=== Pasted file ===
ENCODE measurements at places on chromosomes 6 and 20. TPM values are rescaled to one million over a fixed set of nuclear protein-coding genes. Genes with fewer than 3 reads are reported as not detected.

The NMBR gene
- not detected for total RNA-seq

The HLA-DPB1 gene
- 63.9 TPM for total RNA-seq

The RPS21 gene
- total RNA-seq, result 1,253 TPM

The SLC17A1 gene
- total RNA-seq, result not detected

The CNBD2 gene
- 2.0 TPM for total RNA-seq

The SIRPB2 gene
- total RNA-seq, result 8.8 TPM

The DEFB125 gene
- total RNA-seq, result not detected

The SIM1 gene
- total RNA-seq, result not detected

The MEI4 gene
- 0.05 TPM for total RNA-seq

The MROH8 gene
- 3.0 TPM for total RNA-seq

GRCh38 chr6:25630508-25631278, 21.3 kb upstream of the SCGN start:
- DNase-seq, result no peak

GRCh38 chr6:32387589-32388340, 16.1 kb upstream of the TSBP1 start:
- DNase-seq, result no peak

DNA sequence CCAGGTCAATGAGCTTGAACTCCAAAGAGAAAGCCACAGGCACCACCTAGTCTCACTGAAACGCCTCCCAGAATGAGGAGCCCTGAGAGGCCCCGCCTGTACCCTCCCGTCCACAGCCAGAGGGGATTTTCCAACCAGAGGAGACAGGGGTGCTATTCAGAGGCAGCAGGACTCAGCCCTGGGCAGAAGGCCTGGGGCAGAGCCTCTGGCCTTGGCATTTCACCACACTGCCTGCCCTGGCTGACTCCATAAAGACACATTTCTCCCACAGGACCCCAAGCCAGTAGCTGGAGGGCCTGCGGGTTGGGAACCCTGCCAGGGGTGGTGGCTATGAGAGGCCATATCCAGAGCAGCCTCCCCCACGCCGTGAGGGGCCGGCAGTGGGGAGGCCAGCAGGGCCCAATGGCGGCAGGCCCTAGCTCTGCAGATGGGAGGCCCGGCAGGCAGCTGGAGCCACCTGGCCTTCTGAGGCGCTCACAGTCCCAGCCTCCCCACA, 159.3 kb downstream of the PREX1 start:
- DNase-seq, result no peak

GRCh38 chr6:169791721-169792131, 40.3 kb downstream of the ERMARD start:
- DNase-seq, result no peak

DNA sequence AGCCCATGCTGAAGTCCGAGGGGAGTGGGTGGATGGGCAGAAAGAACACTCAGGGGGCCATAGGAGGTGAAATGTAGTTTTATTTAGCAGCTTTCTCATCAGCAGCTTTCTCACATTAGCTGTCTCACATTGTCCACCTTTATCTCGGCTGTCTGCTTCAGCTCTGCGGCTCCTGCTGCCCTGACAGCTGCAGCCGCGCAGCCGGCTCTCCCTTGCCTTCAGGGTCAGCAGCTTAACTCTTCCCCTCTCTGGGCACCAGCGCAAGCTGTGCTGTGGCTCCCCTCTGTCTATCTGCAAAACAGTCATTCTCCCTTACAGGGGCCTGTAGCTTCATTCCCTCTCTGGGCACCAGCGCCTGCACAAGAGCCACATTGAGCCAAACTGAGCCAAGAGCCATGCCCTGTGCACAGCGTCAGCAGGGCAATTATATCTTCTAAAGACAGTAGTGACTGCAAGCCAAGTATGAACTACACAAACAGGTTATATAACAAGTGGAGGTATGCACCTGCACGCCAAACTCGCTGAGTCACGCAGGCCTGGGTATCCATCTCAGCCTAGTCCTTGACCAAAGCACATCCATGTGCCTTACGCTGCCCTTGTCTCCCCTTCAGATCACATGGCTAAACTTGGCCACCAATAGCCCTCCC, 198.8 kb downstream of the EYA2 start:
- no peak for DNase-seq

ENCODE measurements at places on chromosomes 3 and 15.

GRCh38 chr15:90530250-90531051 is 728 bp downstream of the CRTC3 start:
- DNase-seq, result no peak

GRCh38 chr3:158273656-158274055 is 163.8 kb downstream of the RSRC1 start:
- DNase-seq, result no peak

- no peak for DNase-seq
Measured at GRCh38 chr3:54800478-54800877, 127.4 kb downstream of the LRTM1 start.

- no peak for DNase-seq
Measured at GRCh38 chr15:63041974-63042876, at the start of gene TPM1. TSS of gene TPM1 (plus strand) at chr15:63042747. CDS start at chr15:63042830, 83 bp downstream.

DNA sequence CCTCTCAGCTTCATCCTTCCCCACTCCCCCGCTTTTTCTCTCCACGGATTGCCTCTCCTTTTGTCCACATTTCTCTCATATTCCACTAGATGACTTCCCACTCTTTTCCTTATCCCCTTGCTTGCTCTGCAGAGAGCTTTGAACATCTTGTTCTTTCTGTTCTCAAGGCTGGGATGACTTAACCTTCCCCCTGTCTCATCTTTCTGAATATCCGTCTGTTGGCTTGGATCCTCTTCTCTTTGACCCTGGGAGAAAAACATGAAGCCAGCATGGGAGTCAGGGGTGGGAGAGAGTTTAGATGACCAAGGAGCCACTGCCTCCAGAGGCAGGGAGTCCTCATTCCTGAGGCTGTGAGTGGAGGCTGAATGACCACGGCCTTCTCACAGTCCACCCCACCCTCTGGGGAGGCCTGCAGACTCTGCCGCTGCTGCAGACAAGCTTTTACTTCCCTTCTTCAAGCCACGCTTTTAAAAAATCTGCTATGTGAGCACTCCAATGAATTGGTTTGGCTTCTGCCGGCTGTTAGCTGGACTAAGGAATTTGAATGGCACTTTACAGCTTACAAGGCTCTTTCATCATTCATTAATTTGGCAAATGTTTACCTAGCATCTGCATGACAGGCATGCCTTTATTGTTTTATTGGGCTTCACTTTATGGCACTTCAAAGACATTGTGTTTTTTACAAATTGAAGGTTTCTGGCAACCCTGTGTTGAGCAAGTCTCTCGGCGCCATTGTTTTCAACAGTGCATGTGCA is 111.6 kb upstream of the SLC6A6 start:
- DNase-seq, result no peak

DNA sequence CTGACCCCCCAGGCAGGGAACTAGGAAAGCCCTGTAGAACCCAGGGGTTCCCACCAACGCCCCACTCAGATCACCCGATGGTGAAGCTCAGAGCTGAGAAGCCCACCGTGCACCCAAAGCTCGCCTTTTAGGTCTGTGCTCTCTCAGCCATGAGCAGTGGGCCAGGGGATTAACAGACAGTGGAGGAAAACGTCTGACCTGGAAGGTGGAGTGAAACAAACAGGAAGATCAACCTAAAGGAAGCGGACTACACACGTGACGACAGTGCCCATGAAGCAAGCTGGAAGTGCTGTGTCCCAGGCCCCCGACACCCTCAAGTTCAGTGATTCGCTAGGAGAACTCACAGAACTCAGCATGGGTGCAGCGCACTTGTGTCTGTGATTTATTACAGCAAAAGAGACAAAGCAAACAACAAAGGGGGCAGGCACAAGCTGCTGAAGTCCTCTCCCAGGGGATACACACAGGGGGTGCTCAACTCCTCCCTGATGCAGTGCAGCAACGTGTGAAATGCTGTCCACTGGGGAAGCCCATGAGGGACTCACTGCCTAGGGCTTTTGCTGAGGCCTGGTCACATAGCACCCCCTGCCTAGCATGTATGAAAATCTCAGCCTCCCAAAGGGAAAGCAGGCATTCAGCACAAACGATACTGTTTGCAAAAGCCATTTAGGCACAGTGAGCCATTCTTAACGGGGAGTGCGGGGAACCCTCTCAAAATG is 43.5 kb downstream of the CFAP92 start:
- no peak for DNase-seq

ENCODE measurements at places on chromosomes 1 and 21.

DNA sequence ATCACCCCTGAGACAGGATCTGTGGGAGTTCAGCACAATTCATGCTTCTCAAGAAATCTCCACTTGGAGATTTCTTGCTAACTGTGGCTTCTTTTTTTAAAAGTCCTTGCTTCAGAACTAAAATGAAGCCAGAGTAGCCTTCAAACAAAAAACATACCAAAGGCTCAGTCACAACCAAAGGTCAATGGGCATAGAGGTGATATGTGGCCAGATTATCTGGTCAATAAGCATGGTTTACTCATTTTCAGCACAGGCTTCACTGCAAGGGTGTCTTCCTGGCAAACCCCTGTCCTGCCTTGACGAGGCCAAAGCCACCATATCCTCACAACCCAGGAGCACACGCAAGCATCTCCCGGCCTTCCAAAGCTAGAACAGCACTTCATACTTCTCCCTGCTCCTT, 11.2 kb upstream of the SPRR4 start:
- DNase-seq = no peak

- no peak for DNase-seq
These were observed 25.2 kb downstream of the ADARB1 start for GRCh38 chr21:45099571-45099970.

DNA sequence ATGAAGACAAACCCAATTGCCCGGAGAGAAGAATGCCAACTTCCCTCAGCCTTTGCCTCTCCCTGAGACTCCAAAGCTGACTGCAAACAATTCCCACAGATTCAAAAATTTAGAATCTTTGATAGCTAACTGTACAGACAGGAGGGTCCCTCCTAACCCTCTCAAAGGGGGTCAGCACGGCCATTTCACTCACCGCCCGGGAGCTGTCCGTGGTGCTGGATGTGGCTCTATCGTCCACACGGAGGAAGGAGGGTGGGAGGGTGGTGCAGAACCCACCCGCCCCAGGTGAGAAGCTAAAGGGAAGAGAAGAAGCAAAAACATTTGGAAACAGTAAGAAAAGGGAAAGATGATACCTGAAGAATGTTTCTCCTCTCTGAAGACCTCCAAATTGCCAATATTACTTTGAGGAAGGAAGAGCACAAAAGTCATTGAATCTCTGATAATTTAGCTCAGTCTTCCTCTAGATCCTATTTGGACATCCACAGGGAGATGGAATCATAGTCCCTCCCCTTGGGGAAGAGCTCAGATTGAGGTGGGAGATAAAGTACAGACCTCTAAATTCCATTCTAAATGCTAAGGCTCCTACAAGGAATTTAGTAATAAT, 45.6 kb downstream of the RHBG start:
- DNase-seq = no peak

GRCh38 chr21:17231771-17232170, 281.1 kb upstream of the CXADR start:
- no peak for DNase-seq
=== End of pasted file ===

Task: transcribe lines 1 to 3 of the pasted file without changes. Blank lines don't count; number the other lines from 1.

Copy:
ENCODE measurements at places on chromosomes 6 and 20. TPM values are rescaled to one million over a fixed set of nuclear protein-coding genes. Genes with fewer than 3 reads are reported as not detected.

The NMBR gene
- not detected for total RNA-seq